In most entertainment - television shows, books, and movies - there's something satisfying about seeing the primary characters get together romantically. It's the essence of great storytelling.
Joseph Campbell, a Jungian psychologist, understands the art of storytelling; he’s been cataloging story similarities between cultures and mythos. Among good storytelling, Campbell also addresses romance. He describes three types of love. One is a love for humanity, an impersonal, general love. Base desire – such as pornography – is eros. Amor is more idealistic – it’s romantic love. Amor, he urges, is the most personal type of love because it includes the mind and heart.
In television, movies, and books the most exciting love is when those loves align – there is eros, but more importantly, there’s amor – true love.
That’s why one of the most compelling pairings in Star Trek is that of Star Trek: Enterprise’s Captain Jonathan Archer (Scott Bakula) and his first officer, Sub-Commander T’Pol (Jolene Blalock).
Looking for Amor in Kirk/Spock
I’ve always loved Star Trek: The Original Series. I started watching in syndication back when I was about four years old. I had the entire Star Trek bridge toy set, Star Trek Color forms, View Masters from episodes, etc. At an early age, I was a nerd. When I was around ten, I picked up a fanzine at a bookstore that discussed the possibility of a Star Trek movie, before Star Trek: The Motion Picture (1979) became reality.
As I leafed through the zine, I saw a story about Kirk (William Shatner) and Spock (Leonard Nimoy) being a couple … a romantic couple.
Despite being heterosexual, I understand why those stories exist. Kirk and Spock risked their lives and reputations for each other regularly, defying orders. That kind of devotion is certainly love (amor), and it’s not a leap to call it romantic love.
Before there were Kirk and Spock, there was Captain Christopher Pike (Jeffrey Hunter) and his first officer, Number One (Majel Barrett). Pike relied on her but didn’t notice her romantically until the Talosians offered her as a potential mate for him in the unbroadcast Star Trek: The Original Series pilot episode ‘The Cage’ (S1, Ep?). Maybe they had insight into her and Pike’s desires? When offered, though, Pike thought the idea was tempting.
To take a more recent (relatively) example, in Star Trek: Voyager there’s chemistry between Chakotay (Robert Beltran) and Janeway (Kate Mulgrew). He’s her sounding board and confidant, willing to risk his life and reputation for her. She’s willing to do just about anything for him. Again, it’s not a stretch there’s amor.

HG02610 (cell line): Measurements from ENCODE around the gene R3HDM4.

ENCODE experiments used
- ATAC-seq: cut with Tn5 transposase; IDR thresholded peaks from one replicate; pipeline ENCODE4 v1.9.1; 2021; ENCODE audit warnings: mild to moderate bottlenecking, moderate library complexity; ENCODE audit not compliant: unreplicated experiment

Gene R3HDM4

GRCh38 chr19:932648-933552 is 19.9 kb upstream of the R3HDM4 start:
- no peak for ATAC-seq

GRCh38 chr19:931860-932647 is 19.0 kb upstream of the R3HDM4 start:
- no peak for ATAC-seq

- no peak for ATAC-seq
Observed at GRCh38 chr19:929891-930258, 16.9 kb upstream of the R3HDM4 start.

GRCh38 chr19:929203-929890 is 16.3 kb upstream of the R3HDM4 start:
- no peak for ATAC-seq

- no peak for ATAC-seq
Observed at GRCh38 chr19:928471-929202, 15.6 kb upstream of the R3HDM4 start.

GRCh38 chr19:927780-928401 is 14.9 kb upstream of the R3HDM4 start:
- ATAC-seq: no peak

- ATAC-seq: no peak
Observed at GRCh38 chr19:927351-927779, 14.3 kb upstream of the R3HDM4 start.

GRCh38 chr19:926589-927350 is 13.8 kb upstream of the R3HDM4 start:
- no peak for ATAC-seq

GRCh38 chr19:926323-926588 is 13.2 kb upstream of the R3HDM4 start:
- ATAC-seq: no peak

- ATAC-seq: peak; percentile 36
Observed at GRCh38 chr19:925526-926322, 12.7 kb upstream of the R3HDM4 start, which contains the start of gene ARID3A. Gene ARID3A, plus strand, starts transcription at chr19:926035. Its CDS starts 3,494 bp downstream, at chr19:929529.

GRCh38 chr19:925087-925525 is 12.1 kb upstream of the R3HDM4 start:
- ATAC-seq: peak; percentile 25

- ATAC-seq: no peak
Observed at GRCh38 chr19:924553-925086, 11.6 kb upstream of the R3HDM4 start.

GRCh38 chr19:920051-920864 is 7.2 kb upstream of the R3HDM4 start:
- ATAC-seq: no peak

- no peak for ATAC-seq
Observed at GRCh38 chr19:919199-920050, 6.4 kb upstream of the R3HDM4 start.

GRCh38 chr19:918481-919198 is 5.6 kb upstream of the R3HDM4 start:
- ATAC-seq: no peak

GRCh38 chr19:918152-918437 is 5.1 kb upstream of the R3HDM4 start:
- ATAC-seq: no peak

Star-Crossed Lovers Outside of Star Trekl
Forget Star Trek for a second. Science fiction is filled with examples of potential couples. In just about every incarnation of Doctor Who, the Doctor has a companion he/she relies on. Nine (Christopher Eccleston) and Ten (David Tennant) had Rose Tyler (Billie Piper). Eleven (Matt Smith) had Amelia Pond (Karen Gillan), Twelve (Peter Capaldi) had Clara (Jenna Coleman), and Thirteen (Jodie Whittaker) had Yaz (Mandip Gill).
The chemistry – often romantic, sometimes quasi-romantic – between leads is why people tune in.
There’s Farscape – where John (Ben Browder) and Aeryn (Claudia Black) – start as enemies and learn to trust each other, becoming a couple. And John Crichton’s only competition is … well John Crichton. In The X-Files, Scully (Gillian Anderson) and Mulder (David Duchovny) are equals with opposing viewpoints. He wants to believe in UFOs and the paranormal, but she’s a physician devoted to science. Along the way, they’re both changed to meet in the middle. It’s the same with Flash Gordon, Babylon 5, Buck Rogers, Space 1999, Blake’s 7 – they all have male and female leads that cause viewers to keep coming back.
More than Cheers or Moonlight’s “will they, won’t they” – there’s caring and support in life and death situations.
Shakespeare pairs couples together based on meeting some specific criteria – they’re attracted to each other and they have similarities. For example, in Much Ado About Nothing (1598/9), Beatrice and Benedict may spar and spark at each other, but they are both quick-witted, funny, and underneath it all kind. In the Taming of the Shrew (1590/2), Petruchio and Katherina may initially lash out at each other, but they are well-matched. They’re both head-strong and both smart.
In Jane Austen’s Pride and Prejudice (1813), Elizabeth Bennet and Mr. Darcy are equals who immediately have a strong negative reaction to each other. The book demonstrates how once Elizabeth gets to know Darcy that he’s really her equal.
Again, these examples outside of science fiction show amor and eros working together.
Shipping Archer and T’Pol
Shippers aren’t people who like Constitution-class vessels. In fandoms, shippers are known as someone who cares about relationships (usually romantic).
Although I liked Spock’s attachment to the Romulan Commander (Joanne Linville) in the Star Trek: The Original Series episode ‘The Enterprise Incident’ (S3, EP2), I don’t really care about romance. I never knew what a shipper was until Star Trek: Enterprise. I was in it for the Trek.
I cringed when I saw Commander Trip Tucker (Connor Trinneer) and Sub-Commander T’Pol in the decontamination chamber together, rubbing gel on each other under faint blue light. It seemed silly. It seemed cliché. In fact, I was ready to stop watching. Eros.